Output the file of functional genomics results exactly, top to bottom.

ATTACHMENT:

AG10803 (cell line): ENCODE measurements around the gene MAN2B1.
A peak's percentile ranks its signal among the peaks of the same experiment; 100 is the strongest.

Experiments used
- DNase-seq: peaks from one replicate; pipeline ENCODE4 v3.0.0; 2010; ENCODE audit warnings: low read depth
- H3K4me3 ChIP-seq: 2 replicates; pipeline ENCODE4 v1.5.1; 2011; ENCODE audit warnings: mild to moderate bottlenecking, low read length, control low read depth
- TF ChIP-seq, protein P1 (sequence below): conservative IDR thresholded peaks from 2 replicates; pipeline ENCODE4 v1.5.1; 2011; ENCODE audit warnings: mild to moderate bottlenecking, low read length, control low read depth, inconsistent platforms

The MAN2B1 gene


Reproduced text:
AG10803 (cell line): ENCODE measurements around the gene MAN2B1.
A peak's percentile ranks its signal among the peaks of the same experiment; 100 is the strongest.

Experiments used
- DNase-seq: peaks from one replicate; pipeline ENCODE4 v3.0.0; 2010; ENCODE audit warnings: low read depth
- H3K4me3 ChIP-seq: 2 replicates; pipeline ENCODE4 v1.5.1; 2011; ENCODE audit warnings: mild to moderate bottlenecking, low read length, control low read depth
- TF ChIP-seq, protein P1 (sequence below): conservative IDR thresholded peaks from 2 replicates; pipeline ENCODE4 v1.5.1; 2011; ENCODE audit warnings: mild to moderate bottlenecking, low read length, control low read depth, inconsistent platforms

The MAN2B1 gene